Organic light-emitting diodes (OLEDs) are particularly promising organic semiconductor devices for applications in lighting and displays. However, OLEDs exhibit lower power efficiencies than other light sources. Recently reported external quantum efficiencies (EQEs) of 29–30% for phosphorescent OLEDs (PhOLEDs) are close to the theoretical limit for isotropically oriented iridium complexes. The preferred orientation of the transition dipole moments has not been considered for PhOLEDs because of the lack of an apparent driving force for the molecular arrangement, even though horizontally oriented transition dipoles can result in efficiencies of > 30%. The origin of preferred orientation of the emitting dipoles of Ir complexes, and the design of a horizontal orientation for the emitting dipoles of the Ir complexes has not been studied in detail. Furthermore, EQEs in excess of 30% for horizontal emitting dipoles have not previously been reported.
Recent investigations of triplet harvesting in pure organic phosphors via reverse intersystem crossing (RISC) have used charge-transfer complexes. Intramolecular charge transfer complexes reduce the energy gap between singlet and triplet states, ΔEST, resulting in more efficient triplet harvesting, as well as an internal quantum efficiency (IQE) of almost 100%, and an EQE of 30%. The excited state intermolecular charge transfer complex (or exciplex) can result in very small values of ΔEST, and highly efficient triplet harvesting via RISC. However, fluorescent OLEDs (FOLEDs) using exciplex emission still exhibit lower efficiencies than FOLEDs based on single molecule thermally activated delayed fluorescent (TADF) emitters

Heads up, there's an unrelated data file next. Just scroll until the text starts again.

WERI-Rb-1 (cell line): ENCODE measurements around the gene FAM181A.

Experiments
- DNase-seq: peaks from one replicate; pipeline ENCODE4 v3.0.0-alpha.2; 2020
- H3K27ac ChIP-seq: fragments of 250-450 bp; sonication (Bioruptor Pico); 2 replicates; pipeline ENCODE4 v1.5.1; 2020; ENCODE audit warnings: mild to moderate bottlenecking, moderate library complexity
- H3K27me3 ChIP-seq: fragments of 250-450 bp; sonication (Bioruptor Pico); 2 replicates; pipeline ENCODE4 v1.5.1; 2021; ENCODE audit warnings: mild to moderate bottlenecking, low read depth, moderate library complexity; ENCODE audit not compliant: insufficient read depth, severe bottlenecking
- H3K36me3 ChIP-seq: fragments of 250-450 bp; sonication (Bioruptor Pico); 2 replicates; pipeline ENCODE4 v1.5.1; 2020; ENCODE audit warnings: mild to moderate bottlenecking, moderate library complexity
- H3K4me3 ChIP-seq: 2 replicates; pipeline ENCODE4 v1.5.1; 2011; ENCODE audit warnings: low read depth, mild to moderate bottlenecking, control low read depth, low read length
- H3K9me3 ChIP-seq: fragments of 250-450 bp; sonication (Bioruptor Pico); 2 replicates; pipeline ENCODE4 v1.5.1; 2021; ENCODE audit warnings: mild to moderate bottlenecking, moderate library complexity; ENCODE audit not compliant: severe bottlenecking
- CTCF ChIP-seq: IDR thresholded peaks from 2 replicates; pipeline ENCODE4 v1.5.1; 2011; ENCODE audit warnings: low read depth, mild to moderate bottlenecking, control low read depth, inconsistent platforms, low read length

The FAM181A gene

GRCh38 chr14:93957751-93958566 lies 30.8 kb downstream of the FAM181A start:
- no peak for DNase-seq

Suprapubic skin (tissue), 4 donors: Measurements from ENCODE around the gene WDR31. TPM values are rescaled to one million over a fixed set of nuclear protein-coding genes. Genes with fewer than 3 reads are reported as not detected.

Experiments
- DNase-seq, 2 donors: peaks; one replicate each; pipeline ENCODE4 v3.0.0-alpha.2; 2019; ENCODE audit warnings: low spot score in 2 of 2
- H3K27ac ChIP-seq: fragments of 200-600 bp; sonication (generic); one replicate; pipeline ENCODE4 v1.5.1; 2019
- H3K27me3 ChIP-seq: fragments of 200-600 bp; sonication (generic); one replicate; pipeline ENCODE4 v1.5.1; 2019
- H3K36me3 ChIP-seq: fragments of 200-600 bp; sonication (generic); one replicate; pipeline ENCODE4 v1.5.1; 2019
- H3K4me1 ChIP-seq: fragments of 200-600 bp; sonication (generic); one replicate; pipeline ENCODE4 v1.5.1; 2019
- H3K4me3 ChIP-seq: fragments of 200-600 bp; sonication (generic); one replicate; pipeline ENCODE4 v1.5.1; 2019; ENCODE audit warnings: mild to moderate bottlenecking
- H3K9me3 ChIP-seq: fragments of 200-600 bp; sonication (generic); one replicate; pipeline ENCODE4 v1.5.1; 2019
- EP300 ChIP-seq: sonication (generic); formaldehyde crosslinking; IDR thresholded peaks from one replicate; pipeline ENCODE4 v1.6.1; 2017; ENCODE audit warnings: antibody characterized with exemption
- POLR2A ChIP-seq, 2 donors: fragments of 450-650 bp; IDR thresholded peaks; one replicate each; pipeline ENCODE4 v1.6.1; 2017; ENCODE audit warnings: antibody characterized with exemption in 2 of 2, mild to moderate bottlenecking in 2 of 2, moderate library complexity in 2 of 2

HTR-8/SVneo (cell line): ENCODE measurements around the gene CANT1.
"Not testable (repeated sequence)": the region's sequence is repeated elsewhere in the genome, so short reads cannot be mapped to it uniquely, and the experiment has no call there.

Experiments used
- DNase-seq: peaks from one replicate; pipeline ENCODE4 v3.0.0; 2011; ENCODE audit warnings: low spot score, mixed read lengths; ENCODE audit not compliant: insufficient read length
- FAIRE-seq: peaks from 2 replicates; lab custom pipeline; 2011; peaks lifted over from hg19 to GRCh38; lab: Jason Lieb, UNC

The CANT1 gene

furthermore, there are no clear strategies for improving the efficiency of FOLEDs using exciplex emission.
This thesis concerns two research topics: (1) exciplex dynamics for efficient triplet harvesting of FOLEDs, and (2) the emitting dipole orientation of phosphors for PhOLEDs. Our analysis shows that we could achieve unprecedented efficiency for both fluorescent and PhOLEDs.
In Chapter 2, the exciplex dynamics that determine the IQE of FOLEDs are analyzed quantitatively using temperature-dependent transient photoluminescence (PL) and electroluminescence (EL) measurements. To date, most researchers have concentrated on reducing ΔEST to obtain high RISC rates, resulting in efficient triplet harvesting
- Files in This Item:
Items in S-Space are protected by copyright, with all rights reserved, unless otherwise indicated.